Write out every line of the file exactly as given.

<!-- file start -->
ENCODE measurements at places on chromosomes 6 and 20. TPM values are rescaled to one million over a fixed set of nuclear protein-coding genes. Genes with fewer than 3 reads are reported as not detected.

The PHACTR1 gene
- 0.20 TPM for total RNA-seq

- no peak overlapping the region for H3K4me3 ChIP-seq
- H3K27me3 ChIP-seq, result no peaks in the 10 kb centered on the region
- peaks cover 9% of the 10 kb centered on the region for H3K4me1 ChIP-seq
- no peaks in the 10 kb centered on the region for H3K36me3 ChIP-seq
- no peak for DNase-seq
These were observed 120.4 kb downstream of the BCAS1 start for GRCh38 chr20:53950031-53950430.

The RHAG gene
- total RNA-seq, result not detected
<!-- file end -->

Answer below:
ENCODE measurements at places on chromosomes 6 and 20. TPM values are rescaled to one million over a fixed set of nuclear protein-coding genes. Genes with fewer than 3 reads are reported as not detected.

The PHACTR1 gene
- 0.20 TPM for total RNA-seq

- no peak overlapping the region for H3K4me3 ChIP-seq
- H3K27me3 ChIP-seq, result no peaks in the 10 kb centered on the region
- peaks cover 9% of the 10 kb centered on the region for H3K4me1 ChIP-seq
- no peaks in the 10 kb centered on the region for H3K36me3 ChIP-seq
- no peak for DNase-seq
These were observed 120.4 kb downstream of the BCAS1 start for GRCh38 chr20:53950031-53950430.

The RHAG gene
- total RNA-seq, result not detected